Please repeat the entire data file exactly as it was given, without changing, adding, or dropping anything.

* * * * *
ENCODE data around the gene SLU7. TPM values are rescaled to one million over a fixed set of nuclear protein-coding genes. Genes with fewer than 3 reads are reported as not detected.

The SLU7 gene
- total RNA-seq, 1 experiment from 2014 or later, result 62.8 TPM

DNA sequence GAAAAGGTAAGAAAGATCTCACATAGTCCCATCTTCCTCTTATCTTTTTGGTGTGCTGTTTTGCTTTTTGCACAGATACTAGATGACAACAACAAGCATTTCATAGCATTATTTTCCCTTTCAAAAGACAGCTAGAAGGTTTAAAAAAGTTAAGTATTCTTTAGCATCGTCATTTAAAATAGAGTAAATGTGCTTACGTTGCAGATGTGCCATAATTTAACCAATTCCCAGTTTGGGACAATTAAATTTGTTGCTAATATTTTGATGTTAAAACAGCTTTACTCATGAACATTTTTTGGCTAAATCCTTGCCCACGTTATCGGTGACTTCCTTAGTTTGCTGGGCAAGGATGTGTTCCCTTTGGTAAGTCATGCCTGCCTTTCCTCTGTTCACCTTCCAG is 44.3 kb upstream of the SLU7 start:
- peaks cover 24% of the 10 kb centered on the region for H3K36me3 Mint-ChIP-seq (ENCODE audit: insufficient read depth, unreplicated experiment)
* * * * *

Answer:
ENCODE data around the gene SLU7. TPM values are rescaled to one million over a fixed set of nuclear protein-coding genes. Genes with fewer than 3 reads are reported as not detected.

The SLU7 gene
- total RNA-seq, 1 experiment from 2014 or later, result 62.8 TPM

DNA sequence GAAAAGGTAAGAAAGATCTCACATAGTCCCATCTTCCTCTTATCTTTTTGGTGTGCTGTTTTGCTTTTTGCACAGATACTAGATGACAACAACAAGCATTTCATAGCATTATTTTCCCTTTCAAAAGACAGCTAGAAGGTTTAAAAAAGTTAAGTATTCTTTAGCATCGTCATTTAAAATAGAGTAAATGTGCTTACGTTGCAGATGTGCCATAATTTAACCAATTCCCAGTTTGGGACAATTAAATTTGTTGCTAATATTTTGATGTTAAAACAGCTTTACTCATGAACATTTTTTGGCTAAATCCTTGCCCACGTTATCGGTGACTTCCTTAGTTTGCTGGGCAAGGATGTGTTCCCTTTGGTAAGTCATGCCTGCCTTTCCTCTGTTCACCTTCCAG is 44.3 kb upstream of the SLU7 start:
- peaks cover 24% of the 10 kb centered on the region for H3K36me3 Mint-ChIP-seq (ENCODE audit: insufficient read depth, unreplicated experiment)